Art Wuzhen Opens with Floating Fish, Wrapped Tree, and Much More

With star headliners like Ai Weiwei, Marina Abramovic, Damien Hirst, Olafur Eliasson, Xu Bing and Song Dong, Art Wuzhen was always going to be an interesting artistic proposition.

Located two hours west of Shanghai, Wuzhen has in recent years started to flex its artistic muscles, first with an annual theater festival in 2013, then with the opening of the Mu Xin Art Museum last year (see story here, and now with a small, but tightly curated international contemporary art exhibition around the theme of “Utopias/Heterotopia.”

What makes Art Wuzhen special is its location, spread over the West Scenic Zone and the nearby North Silk Factory, just transformed into a new contemporary art center.

With its picturesque Qing dynasty architecture, atmospheric canals, and photogenic hump-backed bridges, the West Scenic Zone of Wuzhen looks like a perfect image of Chinese history — the old town was extensively restored and visitors pay to enter, though some locals do live above their shops and around 3,000 tourists can stay there in hotels. Walking along its uneven pavements through narrow alleys, one feels like you are taking a giant step back in time to an idyllic gentle, simpler way of life, though one can still enjoy 21st-century amenities including free Wi-Fi.

Seven artworks have been located inside the old water town, some of which were created to respond directly to the space. One of the most eye-catching, already attracting the selfie crowds, is the giant pink and orange “Floating Fish” installation by Florentijn Hofman at the water theater, its scale and colors, a jarring modern intrusion against the otherwise serene space. Other intriguing works visitors are finding hard not to touch include a giant heap of large crawling metallic ants by Chen Zhiguang installed in a garden (a nice metaphor for the army of Chinese workers that have toiled over the centuries in this city in search of a better life), as well as “Standards” by Liu Jianhua, two long supermarket-like steel shelves stocked with everyday items, label-less and in gray cement (a commentary on consumerism and the standardization in our lives).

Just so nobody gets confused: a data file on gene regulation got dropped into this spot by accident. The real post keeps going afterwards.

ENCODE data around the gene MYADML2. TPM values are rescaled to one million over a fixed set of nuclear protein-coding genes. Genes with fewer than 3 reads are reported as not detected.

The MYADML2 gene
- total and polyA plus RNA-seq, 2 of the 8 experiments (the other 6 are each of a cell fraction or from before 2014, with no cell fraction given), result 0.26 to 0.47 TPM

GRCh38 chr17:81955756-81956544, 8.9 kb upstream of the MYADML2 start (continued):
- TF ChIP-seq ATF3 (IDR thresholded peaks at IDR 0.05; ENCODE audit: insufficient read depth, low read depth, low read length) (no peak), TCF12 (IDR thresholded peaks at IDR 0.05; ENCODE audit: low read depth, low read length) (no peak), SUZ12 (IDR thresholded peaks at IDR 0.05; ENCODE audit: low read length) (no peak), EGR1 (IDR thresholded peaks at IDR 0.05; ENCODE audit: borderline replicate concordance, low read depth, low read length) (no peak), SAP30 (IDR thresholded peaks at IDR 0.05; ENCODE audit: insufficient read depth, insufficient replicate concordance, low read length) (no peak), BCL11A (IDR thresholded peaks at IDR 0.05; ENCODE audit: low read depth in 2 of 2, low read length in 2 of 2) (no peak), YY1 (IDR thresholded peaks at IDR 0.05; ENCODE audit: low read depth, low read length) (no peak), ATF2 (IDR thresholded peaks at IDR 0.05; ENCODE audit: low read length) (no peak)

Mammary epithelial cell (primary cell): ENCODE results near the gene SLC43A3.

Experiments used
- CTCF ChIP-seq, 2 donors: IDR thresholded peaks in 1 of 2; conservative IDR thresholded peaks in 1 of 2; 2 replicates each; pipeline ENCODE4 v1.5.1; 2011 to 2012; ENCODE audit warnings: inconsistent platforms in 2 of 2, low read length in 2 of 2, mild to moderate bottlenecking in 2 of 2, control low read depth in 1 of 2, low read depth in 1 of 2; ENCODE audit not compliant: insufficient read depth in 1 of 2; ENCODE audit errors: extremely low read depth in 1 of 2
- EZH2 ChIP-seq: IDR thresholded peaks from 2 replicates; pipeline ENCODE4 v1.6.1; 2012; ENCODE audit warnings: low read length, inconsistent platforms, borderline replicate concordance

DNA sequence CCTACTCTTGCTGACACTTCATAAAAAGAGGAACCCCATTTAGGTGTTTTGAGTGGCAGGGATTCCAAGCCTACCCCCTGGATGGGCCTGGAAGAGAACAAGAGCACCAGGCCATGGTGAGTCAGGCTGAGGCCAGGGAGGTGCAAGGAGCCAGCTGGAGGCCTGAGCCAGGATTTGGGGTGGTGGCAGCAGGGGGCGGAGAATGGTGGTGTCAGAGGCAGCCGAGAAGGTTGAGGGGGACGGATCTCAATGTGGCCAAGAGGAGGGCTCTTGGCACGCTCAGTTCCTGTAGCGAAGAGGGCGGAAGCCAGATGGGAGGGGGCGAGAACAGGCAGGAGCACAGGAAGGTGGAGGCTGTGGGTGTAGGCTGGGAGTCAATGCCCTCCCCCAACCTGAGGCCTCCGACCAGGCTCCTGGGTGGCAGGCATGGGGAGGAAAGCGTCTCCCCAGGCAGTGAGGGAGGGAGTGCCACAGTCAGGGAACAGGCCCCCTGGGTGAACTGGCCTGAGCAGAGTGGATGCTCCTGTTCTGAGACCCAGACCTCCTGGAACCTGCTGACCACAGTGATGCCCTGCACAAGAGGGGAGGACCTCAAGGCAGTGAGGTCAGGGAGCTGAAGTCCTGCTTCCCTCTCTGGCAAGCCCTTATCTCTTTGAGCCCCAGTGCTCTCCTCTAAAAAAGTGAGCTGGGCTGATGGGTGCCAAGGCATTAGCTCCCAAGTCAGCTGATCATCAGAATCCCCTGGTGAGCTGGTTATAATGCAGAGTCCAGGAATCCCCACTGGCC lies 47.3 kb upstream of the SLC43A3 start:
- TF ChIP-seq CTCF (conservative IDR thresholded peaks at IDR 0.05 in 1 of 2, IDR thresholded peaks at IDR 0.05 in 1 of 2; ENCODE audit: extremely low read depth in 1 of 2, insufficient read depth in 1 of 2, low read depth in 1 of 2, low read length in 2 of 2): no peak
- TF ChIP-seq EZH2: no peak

More subtle yet no less powerful is “Armor,” an installation by Antti Laitinen: an old tree encircled by steel sheets — the tree, like the old town, is seemingly protected, yet what will happen to it when it starts expanding against the steel?

“Again, Still, Yet,” is a large-scale installation by Ann Hamilton that takes over an ancient theater and poetically responds to it while also embracing the town’s silk traditions (on the seats she placed silk bobbins, as if a silent audience, and takes the thread from each of them, linking them above and across the theater to a traditional, functioning weaving loom on the stage). Another notable site-specific work is “Anyway,” a mechanical installation by John Kormeling who cut out a round in the pavement setting it on a turntable that slowly turns at regular intervals, thus sending an unsuspecting passerby standing on it in a new direction.